NASA's chief space technologist says 'we're going to take some risks' to get to Mars

HUNTSVILLE, Alabama – NASA's chief space technologist came to one of Wernher von Braun's historic test areas here Tuesday to support NASA teams ready to "take some risks" to get humans to Mars, and he said von Braun would approve.

"He would have said we waited too long" between tests of a new, lighter rocket tank, one Marshall Space Flight Center manager said from the audience, and Michael Gazarik, NASA's associate administrator for space technology, nodded in agreement. "We're going to take some risks," Gazarik said.

Gazarik came to Huntsville, where von Braun's team built the Saturn V that took men to the moon, to see a control center built to test a 5-meter diameter rocket fuel tank built of modern composite material. The tank has already had one test, and in two weeks, NASA technicians will fill it with super-cold liquid hydrogen, a key rocket fuel, and move and pull it to simulate launch pressure.

If the tank survives with no leaks or cracks, NASA will be one step closer to lighter tanks that can remove thousands of pounds of weight from future rockets. At a cost of $10,000 to lift one pound into orbit, lighter materials could be critical to the space program's financial viability.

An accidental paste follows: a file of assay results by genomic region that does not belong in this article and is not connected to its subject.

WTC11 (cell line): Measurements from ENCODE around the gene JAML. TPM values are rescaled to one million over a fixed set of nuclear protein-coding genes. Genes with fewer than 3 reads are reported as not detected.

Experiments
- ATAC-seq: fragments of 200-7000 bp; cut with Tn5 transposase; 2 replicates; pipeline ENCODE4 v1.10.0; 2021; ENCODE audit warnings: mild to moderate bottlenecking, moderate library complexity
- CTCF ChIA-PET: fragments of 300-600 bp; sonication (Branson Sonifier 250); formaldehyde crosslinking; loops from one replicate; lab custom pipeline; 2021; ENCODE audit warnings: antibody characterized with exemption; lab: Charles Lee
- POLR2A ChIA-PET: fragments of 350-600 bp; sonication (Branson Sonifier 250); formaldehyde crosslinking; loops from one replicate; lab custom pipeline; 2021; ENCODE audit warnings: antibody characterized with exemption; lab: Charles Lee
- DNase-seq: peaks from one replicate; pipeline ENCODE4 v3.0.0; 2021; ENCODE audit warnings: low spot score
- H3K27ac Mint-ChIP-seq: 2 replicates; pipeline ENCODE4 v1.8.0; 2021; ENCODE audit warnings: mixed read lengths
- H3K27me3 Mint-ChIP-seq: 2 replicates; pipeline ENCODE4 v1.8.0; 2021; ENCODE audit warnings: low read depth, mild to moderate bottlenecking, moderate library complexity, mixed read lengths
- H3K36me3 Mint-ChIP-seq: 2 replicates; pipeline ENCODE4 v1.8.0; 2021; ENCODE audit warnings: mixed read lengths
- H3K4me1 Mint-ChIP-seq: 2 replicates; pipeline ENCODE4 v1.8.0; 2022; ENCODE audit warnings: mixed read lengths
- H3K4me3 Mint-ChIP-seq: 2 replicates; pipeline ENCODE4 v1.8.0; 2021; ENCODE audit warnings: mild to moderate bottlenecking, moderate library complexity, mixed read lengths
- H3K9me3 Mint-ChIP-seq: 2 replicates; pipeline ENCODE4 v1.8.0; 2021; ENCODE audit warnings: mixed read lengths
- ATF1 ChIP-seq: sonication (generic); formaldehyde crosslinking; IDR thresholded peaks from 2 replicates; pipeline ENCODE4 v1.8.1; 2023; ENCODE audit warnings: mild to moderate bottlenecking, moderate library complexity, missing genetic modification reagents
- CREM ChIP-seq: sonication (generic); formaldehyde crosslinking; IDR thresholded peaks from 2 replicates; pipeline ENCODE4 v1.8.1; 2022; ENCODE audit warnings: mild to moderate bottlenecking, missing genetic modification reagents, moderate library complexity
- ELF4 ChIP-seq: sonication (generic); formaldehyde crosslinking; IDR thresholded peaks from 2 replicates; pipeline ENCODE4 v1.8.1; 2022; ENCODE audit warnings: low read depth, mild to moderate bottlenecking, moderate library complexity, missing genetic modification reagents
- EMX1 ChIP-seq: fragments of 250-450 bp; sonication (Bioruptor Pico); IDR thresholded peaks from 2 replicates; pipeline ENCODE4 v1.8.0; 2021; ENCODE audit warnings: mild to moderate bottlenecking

NASA has tested a smaller, 8-foot-diameter version of the tank at Marshall last summer, but Gazarik said, "I don't think we waited for the (results) to come back to start building the 5 meter." That was his example of NASA moving a little more toward "speed" in what a test manager called the "inherent conflict of balancing speed with safety."

The idea isn't to risk astronauts, but to move development and testing of equipment along faster. That could risk test objects. Test manager John Vickers said in a statement Tuesday that NASA has "improved composite manufacturing without adding risks or costs to any of NASA's current projects." Vickers said, "We want to advance this technology, so tanks are ready as NASA's Space Launch System ... evolves."

Gazarik toured the new control room where test engineers will watch the tank test on big high-definition screens. Rows of computers will monitor pressure and the tank's response. The test will be done at night to keep the test area clear for construction workers building new stands for "back to back to back" tests of Space Launch System hardware starting next year. The rocket is scheduled to fly for the first time in 2017.

Gazarik also took a look at another key new technology being tested at Marshall. A California company's 3-D printer capable of making some of the basic tools astronauts use in experiments will be launched to the International Space Station this fall for tests in microgravity. An identical model – about the size of Keurig coffee maker - was on view Tuesday.

Astronauts are already calling the printer their version of "Star Trek's" replicator, and NASA believes future generations of printers will allow astronauts to use the native materials found on Mars and elsewhere to fashion building blocks and other useful items.



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